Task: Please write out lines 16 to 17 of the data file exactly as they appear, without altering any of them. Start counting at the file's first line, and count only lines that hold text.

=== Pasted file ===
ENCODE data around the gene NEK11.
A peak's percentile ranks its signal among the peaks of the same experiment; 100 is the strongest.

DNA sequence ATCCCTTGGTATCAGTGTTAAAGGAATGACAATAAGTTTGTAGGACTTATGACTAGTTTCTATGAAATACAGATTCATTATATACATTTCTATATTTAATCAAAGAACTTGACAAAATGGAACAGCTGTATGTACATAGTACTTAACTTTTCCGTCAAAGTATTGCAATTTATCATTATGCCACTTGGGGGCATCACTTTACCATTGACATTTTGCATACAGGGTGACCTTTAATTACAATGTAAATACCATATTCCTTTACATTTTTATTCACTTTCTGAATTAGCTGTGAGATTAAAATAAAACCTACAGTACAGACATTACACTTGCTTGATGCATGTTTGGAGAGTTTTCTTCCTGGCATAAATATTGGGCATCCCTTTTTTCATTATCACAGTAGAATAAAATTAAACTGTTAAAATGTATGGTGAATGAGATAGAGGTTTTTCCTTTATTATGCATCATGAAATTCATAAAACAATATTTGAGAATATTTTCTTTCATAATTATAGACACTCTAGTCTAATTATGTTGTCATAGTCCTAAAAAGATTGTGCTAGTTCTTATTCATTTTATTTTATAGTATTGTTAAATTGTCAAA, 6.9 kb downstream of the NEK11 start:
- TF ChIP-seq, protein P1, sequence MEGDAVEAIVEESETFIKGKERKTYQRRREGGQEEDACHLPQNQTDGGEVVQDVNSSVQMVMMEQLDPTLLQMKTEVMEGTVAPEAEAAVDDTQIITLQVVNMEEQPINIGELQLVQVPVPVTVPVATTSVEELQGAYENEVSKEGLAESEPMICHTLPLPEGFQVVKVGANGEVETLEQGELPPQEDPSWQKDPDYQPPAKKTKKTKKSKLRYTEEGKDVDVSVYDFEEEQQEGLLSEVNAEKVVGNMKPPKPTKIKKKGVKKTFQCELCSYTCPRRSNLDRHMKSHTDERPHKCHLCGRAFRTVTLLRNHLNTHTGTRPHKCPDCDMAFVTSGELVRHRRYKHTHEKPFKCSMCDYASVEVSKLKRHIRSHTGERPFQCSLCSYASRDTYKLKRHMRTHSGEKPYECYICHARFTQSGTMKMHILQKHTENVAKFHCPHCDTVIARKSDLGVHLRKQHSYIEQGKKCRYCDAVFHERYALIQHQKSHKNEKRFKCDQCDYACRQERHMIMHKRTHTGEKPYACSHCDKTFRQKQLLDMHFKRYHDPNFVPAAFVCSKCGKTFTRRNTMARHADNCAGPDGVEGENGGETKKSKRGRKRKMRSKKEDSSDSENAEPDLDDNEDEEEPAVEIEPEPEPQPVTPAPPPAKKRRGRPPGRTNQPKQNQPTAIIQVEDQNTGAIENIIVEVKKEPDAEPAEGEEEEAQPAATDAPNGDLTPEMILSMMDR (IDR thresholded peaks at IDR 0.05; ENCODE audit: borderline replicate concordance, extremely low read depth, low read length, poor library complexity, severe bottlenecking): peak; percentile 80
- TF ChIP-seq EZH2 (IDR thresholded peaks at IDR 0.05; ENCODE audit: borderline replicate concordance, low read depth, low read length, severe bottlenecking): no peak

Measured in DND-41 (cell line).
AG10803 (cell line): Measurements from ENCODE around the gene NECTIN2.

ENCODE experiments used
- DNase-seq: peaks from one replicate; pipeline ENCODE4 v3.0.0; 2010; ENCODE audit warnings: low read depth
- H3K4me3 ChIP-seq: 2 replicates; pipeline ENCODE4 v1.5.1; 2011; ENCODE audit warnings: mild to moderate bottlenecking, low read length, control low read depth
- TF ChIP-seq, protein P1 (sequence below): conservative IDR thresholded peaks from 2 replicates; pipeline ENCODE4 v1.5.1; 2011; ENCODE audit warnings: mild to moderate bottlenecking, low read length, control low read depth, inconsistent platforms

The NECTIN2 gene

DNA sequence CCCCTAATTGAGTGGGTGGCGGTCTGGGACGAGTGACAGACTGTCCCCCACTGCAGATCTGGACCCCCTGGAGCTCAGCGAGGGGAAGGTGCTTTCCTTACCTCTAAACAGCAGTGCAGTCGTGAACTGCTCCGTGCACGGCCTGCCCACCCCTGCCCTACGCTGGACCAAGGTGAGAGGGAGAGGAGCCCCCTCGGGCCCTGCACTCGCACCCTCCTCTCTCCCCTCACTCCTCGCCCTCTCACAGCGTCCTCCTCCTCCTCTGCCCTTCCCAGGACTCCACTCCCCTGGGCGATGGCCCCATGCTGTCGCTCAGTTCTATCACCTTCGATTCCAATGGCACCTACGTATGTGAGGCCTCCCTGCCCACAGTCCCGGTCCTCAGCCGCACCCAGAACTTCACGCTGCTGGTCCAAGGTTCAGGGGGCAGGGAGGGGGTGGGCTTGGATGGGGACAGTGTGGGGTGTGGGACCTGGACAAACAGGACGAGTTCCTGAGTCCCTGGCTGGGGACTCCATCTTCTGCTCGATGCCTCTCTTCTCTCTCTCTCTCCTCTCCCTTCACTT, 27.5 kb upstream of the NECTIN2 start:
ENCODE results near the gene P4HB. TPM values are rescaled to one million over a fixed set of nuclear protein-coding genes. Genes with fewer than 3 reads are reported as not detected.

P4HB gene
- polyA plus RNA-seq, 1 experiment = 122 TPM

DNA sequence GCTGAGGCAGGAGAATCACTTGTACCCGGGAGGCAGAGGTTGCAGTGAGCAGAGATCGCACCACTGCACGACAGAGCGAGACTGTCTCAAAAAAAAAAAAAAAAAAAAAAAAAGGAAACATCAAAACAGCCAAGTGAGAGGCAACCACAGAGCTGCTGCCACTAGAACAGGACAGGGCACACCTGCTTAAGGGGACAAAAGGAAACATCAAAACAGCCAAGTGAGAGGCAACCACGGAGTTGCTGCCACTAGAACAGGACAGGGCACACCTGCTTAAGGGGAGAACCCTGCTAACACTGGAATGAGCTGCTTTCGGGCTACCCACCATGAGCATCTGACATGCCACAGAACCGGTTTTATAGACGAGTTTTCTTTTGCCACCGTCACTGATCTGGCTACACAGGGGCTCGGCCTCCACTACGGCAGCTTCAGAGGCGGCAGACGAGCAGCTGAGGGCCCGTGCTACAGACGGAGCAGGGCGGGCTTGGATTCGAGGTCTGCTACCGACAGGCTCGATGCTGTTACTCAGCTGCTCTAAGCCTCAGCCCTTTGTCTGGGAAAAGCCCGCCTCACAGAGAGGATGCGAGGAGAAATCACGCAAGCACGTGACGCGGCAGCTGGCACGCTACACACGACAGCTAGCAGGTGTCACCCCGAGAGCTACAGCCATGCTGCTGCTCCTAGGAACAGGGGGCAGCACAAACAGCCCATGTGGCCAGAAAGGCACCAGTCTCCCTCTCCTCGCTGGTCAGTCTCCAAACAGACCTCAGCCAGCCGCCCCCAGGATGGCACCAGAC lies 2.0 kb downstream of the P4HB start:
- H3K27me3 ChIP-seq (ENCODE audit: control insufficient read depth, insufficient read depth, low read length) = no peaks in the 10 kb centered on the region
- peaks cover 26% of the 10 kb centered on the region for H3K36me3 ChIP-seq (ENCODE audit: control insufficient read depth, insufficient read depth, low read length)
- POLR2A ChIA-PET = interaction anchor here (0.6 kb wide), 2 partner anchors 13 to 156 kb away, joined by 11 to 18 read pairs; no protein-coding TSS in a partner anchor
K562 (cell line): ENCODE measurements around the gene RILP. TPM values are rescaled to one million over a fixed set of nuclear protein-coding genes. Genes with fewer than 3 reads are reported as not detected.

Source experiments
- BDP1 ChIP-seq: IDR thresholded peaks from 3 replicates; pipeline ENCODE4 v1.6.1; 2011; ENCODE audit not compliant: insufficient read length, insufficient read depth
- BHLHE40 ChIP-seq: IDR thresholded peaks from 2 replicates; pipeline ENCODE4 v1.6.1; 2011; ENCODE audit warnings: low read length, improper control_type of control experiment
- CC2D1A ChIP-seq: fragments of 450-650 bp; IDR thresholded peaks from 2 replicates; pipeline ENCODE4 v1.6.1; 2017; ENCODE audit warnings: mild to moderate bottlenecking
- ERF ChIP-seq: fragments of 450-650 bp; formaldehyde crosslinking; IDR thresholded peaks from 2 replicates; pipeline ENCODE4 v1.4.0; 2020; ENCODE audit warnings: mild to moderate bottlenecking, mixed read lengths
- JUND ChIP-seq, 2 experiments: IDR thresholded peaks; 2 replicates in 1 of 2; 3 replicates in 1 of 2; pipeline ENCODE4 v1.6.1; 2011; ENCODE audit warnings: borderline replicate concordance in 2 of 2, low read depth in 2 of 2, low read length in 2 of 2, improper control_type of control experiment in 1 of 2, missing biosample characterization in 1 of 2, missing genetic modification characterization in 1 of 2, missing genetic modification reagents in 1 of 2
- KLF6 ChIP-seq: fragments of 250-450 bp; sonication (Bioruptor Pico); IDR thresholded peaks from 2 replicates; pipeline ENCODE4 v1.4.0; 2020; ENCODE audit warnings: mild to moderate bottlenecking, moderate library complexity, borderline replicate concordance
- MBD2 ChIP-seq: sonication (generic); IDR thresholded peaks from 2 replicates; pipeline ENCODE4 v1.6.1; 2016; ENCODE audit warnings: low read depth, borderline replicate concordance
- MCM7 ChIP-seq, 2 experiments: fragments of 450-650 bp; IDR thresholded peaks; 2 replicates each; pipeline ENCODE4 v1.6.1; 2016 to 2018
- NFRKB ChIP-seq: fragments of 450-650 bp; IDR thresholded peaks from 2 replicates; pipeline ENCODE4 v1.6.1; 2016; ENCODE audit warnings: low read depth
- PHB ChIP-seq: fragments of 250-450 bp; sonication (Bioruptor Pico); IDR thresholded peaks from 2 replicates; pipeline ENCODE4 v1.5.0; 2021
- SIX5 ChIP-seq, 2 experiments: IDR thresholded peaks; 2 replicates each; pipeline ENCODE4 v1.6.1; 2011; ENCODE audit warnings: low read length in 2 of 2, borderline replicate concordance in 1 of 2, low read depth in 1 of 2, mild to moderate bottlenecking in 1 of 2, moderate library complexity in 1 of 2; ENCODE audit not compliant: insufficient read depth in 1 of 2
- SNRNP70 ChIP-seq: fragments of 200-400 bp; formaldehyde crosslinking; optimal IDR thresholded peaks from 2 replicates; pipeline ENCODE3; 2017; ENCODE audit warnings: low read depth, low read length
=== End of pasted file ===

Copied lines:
- polyA plus RNA-seq, 1 experiment = 122 TPM

DNA sequence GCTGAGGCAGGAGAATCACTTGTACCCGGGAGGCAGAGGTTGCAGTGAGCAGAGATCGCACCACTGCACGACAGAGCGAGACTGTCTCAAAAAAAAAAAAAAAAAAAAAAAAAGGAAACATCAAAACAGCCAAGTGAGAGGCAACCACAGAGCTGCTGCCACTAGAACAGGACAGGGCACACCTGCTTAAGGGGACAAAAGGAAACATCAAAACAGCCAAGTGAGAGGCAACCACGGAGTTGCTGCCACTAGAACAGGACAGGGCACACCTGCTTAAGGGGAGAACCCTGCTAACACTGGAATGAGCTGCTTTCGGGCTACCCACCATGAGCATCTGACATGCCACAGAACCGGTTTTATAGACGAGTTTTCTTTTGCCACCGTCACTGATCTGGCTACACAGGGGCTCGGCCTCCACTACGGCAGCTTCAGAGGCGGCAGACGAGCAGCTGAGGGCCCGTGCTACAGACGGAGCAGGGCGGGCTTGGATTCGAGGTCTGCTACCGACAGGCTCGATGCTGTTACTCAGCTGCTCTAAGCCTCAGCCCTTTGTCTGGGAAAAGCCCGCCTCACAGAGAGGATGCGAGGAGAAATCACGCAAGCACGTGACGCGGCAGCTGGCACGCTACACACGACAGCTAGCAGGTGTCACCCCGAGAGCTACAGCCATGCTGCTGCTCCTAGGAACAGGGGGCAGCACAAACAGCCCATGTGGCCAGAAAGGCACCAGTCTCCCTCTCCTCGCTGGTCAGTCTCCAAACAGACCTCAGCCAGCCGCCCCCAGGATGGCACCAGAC lies 2.0 kb downstream of the P4HB start: